• Funny that a hotel so impressed.

  • But it was so unexpected, so startling.

  • So beautiful.

  • W E B du Bois.

  • Incredible.

  • It's incredible.

  • Billie Holiday, of course.

  • Great singer.

  • To Ellington, this was the hub of L.

  • A black culture back in the thirties and forties, this was the place to be.

  • It's really critical to understand what these places look like today and how racism has shaped how we move, especially as black people through this country where we stay in how we live.

  • So this is the raw data of my working map.

  • Let's look at where we are now in Los Angeles and see what happens when we zoom in the Dunbar.

  • For example, when the interactive map is completed, you'll see images from the Dunbar Historical and Current Oh my gosh.

  • So all of this is Dunbar?

  • This'll is incredible that we have these artifacts because there's so few green book sites that are even still here, right?

  • The fact that it's not all lost God when I get to a green book site.

  • First of all, I want to see if it's still there.

  • I'll try and find the owner, and then I go and I do interviews.

  • I've interviewed a man who worked in a green book side in Montgomery, Alabama, called the Ben More Hotel, and he was Martin Luther King's barber, and at that time, the strategy for the Montgomery bus boycott was happening.

  • And so all those conversations with Thurgood Marshall on all of these people who were on the front lines of this history.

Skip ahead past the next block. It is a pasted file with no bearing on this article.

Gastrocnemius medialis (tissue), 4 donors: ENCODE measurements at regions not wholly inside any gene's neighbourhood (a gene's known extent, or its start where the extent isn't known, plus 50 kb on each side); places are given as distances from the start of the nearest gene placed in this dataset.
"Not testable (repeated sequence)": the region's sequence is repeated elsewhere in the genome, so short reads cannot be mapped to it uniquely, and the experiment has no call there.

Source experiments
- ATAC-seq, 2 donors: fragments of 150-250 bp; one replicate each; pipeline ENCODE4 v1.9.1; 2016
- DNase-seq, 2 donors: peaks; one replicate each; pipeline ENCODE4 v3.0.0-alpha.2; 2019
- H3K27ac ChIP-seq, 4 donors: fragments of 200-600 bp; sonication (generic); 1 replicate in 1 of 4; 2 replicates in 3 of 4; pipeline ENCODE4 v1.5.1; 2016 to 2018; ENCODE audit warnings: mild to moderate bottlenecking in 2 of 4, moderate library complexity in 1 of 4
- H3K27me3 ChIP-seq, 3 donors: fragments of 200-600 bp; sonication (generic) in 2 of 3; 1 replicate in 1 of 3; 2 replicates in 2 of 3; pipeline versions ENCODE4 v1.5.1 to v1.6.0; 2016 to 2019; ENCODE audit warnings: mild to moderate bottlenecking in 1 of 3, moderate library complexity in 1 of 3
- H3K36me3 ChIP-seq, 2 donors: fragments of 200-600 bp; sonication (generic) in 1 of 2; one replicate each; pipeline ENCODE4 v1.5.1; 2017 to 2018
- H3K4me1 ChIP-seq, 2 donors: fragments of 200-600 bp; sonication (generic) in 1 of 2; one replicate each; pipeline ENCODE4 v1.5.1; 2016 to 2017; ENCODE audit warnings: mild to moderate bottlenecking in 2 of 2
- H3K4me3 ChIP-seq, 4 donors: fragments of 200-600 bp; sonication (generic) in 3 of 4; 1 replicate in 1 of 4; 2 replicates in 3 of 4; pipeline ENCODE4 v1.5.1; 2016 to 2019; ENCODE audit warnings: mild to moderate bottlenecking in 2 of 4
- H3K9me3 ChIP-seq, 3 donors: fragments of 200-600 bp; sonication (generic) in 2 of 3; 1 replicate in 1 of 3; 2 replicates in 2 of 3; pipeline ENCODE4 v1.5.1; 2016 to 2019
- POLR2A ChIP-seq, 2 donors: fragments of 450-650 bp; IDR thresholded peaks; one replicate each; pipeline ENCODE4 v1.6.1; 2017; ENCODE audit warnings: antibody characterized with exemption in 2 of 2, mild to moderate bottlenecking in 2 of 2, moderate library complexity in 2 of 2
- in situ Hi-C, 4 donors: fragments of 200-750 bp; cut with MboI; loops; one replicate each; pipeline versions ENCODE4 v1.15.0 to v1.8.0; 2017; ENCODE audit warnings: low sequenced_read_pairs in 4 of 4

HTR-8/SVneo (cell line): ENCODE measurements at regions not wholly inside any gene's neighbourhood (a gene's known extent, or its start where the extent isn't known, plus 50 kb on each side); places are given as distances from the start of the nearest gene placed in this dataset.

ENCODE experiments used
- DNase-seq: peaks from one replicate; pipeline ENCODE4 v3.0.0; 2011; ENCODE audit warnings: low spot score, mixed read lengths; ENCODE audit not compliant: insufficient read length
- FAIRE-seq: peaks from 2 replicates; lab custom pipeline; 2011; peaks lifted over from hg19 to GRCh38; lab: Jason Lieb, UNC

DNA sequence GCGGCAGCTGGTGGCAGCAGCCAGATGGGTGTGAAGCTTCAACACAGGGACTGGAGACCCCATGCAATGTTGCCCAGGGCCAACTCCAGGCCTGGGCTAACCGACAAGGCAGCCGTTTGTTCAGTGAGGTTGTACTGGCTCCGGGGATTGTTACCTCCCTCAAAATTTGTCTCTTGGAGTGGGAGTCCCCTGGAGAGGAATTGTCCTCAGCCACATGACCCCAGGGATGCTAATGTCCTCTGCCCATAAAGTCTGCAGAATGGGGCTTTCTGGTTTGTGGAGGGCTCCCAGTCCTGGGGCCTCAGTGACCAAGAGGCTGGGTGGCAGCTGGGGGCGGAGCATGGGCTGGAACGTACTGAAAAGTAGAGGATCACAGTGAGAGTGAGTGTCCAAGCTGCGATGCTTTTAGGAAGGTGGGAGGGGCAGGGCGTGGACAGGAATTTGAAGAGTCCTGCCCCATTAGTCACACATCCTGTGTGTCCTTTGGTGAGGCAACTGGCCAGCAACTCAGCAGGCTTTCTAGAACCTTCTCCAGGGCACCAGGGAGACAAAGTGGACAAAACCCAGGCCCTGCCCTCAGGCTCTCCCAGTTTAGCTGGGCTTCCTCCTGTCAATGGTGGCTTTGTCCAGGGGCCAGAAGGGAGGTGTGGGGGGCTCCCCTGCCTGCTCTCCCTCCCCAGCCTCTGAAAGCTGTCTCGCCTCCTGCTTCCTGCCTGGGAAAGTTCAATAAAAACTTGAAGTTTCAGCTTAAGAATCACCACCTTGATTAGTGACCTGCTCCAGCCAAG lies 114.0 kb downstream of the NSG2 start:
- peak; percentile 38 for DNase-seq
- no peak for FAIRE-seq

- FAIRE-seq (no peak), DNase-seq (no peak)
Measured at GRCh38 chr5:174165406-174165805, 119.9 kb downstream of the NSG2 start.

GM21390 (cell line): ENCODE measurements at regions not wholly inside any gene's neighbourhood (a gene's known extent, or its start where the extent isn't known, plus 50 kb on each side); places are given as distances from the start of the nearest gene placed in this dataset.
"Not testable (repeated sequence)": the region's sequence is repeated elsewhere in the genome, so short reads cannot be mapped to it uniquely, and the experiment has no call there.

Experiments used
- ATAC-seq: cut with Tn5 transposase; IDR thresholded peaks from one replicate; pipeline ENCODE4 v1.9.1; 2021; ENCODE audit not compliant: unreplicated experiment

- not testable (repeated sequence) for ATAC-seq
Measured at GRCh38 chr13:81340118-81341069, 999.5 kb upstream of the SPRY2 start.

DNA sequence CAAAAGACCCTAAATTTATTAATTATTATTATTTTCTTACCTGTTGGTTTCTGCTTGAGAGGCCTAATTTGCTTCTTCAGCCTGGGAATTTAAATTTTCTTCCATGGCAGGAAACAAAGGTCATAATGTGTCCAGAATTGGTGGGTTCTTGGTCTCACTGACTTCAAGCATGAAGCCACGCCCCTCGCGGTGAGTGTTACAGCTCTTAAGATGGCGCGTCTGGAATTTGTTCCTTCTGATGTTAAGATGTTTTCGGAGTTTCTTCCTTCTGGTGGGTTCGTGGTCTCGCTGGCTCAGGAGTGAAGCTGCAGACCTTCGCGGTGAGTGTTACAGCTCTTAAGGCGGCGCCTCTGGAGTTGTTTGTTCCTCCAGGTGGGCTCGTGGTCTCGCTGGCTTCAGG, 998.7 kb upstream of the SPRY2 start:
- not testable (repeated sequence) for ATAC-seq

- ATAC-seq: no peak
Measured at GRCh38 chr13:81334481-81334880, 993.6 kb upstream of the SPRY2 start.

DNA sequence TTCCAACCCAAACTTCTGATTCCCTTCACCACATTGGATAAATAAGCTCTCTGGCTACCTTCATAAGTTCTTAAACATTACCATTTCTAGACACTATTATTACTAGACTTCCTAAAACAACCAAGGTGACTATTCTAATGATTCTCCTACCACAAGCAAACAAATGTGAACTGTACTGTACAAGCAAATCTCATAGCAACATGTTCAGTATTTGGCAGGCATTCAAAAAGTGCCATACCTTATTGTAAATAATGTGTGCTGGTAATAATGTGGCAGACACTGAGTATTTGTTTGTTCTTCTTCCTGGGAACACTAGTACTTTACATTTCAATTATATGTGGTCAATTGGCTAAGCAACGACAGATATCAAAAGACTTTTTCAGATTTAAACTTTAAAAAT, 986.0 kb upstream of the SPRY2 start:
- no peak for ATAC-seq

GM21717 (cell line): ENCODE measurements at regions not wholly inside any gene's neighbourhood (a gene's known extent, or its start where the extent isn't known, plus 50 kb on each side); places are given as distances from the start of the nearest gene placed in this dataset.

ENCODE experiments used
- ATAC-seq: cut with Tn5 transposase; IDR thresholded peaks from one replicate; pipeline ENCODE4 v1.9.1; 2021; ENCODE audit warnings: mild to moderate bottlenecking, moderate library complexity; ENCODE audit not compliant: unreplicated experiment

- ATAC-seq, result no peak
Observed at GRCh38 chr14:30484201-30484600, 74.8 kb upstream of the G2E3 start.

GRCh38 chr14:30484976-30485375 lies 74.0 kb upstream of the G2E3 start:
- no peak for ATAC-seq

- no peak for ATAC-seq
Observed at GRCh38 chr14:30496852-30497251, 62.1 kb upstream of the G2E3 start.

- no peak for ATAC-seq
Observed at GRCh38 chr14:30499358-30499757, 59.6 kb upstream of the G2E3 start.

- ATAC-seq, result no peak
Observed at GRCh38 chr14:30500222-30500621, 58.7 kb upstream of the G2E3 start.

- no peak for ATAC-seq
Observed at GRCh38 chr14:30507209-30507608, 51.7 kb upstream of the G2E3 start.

• We're sitting in that barbershop, so it's a really honor, not just that the buildings air here, but to try and capture the stories behind them.

  • So the screen book Mac that I'm developing is including both historical and current data regarding race and mobility and access to equality.

  • The swastikas are KKK and other hate groups from the 2015 senses, so that brings it into today.

  • Being able to visualize data really helps tell the story of not just the green book, but of our current situation with race and class.

  • In America today, digital data can just change our lives.

  • I'm working on an augmented reality platform in a mobile app to actually scan so you can see what was there, what it looked like when it was in the Green book, kind of collapsing the present and the past and to a story, because I think that's been important to me that people don't look at the green book and say, Oh my gosh, that's something that happened in the past and thank God we don't need that anymore.

  • It's important that we learned the real history of what the green book Waas, how it really transformed access and mobility for a race of people.

  • It gave them the strength to persevere in spite of all the challenges that were ahead of them.

  • This guide made it possible for them to move forward.

  • Anyway, it was extremely powerful.

most of us have good heart, and most people want everybody to just have a fair and equal life in this country.

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Mapping the Green Book | National Geographic

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    林宜悉 posted on 2021/02/12